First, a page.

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Has JASTA pushed Saudi Arabia and Israel closer?

Riyadh has become convinced more than ever that the closer it gets to Tel Aviv, which it believes has influence in US decision-making circles, the stronger and safer it will become in the face of JASTA.
Protesters and family members of 9/11 victims protest in front of the White House regarding President Barack Obama's threatened veto of the Justice Against Sponsors of Terrorism Act (JASTA) in Washington, U.S., September 20, 2016.   REUTERS/Gary Cameron - RTSOMWI
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In an Oct. 3 meeting, the Saudi Cabinet said that the United States passing the Justice Against Sponsors of Terrorism Act (JASTA) — which allows families of the 9/11 victims to sue countries of the perpetrators of the attacks — is of great concern to the international community, as international relations are based on the principle of equality and sovereign immunity. It added that a weakened sovereign immunity would negatively affect all countries, including the United States.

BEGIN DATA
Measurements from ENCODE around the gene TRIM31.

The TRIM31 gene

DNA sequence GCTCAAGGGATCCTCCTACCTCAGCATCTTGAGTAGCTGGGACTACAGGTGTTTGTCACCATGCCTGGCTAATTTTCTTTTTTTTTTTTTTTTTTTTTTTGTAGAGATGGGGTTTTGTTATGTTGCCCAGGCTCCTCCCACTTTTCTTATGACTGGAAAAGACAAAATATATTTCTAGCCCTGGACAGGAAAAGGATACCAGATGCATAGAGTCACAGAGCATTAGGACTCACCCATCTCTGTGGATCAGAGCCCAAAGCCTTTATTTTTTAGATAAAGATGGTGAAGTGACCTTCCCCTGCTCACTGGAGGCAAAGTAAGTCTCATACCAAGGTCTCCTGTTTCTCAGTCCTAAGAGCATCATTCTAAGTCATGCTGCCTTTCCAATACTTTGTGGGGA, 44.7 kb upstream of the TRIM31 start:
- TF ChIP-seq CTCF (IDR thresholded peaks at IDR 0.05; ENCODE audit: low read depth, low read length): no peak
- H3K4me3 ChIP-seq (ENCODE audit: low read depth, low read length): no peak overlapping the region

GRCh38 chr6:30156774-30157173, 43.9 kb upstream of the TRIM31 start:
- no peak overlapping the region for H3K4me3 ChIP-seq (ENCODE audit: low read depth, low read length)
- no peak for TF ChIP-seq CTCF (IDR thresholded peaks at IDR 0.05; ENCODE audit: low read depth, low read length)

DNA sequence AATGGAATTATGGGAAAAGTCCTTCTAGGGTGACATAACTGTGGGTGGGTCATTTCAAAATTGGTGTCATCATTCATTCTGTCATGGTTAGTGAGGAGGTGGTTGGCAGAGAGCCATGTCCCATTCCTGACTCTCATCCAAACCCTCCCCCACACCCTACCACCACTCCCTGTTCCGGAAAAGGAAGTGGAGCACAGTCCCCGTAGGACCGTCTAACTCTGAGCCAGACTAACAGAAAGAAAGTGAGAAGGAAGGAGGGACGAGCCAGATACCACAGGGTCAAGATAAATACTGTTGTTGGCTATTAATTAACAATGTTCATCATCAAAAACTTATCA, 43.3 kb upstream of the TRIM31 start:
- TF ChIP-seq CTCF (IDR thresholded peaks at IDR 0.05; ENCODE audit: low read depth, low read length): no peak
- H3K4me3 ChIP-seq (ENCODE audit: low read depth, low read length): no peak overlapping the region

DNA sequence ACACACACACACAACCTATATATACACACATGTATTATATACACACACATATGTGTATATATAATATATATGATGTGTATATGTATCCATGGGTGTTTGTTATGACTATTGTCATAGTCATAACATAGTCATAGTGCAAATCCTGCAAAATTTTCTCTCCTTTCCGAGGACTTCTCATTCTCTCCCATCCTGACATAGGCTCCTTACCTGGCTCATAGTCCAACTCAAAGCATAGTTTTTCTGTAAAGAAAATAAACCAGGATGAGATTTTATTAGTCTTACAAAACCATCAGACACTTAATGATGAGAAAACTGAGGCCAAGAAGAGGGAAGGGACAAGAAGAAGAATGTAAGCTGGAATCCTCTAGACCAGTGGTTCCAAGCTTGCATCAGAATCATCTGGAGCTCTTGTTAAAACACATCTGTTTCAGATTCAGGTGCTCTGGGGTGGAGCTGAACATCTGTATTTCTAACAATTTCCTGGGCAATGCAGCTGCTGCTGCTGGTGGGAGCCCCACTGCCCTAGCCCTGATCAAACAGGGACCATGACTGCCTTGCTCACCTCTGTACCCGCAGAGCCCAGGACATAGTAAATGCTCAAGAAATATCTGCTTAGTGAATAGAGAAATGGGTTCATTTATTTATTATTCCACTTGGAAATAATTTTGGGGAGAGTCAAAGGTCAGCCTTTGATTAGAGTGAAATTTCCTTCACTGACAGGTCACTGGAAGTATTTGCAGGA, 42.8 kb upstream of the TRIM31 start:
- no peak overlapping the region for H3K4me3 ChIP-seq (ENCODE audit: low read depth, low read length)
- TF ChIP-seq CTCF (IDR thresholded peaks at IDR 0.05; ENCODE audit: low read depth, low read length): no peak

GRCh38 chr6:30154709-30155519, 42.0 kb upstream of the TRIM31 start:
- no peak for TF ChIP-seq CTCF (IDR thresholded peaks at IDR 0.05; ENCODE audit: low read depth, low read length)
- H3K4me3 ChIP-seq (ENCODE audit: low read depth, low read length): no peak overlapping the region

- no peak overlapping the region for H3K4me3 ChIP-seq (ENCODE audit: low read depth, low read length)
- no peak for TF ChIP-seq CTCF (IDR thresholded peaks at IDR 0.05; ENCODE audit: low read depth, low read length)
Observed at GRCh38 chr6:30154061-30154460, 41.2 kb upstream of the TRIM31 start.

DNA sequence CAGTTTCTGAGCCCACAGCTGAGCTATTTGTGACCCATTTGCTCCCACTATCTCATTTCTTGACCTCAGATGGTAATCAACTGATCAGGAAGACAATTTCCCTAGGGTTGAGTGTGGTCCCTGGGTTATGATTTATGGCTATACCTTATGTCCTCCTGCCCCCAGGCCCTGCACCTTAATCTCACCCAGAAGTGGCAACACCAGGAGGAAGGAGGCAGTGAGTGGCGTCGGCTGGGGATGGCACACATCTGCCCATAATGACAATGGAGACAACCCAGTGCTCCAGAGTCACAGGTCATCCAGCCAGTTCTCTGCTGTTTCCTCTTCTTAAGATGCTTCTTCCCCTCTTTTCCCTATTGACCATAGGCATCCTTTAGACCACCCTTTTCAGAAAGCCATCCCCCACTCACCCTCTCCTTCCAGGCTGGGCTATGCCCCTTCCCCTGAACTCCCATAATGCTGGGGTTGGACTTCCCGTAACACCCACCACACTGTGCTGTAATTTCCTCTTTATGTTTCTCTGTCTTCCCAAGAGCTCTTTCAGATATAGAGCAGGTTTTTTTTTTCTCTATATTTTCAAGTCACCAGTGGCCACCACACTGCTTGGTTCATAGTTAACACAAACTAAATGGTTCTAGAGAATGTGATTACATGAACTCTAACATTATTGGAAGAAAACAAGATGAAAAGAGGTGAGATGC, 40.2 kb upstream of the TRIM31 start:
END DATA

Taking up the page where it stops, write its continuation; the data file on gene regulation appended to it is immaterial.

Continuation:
On Oct. 20, US Secretary of State John Kerry said after his meeting with his Saudi counterpart, Adel al-Jubeir, in Washington, “We discussed ways to try to fix this in a way that respects and honors the needs and rights of victims of 9/11, but at the same time does not expose American troops and American partners and American individuals who may be involved in another country to the potential of a lawsuit for those activities.”

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